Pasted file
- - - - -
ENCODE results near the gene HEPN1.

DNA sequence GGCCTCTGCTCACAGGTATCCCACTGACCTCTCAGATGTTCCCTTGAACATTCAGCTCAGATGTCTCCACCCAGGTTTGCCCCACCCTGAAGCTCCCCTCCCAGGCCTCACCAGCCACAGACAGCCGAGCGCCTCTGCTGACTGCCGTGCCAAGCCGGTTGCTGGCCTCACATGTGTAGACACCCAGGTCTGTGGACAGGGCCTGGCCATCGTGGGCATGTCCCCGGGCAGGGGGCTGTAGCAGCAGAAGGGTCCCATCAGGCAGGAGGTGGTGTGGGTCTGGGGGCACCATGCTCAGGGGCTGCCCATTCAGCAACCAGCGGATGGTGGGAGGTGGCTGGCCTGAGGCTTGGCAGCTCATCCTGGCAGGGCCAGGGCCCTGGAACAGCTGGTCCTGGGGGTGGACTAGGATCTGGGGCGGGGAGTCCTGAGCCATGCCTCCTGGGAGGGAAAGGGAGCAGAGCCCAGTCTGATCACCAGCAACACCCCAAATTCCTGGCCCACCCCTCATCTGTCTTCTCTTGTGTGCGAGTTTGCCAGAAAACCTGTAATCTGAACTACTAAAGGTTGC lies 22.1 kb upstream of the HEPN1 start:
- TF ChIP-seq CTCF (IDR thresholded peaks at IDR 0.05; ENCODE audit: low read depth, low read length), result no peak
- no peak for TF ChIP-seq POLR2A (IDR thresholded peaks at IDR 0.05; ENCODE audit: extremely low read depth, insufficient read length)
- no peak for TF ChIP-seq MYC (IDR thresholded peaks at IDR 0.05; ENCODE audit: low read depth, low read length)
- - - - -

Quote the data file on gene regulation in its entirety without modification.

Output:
ENCODE results near the gene HEPN1.

DNA sequence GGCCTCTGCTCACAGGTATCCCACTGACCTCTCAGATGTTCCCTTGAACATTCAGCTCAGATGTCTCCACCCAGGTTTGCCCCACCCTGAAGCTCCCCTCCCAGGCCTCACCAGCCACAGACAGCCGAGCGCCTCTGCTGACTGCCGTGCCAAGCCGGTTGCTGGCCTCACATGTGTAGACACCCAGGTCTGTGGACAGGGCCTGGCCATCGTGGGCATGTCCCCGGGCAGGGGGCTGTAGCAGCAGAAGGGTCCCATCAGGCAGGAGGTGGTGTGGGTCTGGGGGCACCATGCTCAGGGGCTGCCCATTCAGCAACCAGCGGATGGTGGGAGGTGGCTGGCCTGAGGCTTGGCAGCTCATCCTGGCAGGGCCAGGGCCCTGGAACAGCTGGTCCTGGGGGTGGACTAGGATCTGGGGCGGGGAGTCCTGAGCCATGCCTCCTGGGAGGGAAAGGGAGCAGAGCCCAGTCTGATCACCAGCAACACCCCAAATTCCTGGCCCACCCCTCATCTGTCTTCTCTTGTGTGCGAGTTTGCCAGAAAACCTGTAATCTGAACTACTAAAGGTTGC lies 22.1 kb upstream of the HEPN1 start:
- TF ChIP-seq CTCF (IDR thresholded peaks at IDR 0.05; ENCODE audit: low read depth, low read length), result no peak
- no peak for TF ChIP-seq POLR2A (IDR thresholded peaks at IDR 0.05; ENCODE audit: extremely low read depth, insufficient read length)
- no peak for TF ChIP-seq MYC (IDR thresholded peaks at IDR 0.05; ENCODE audit: low read depth, low read length)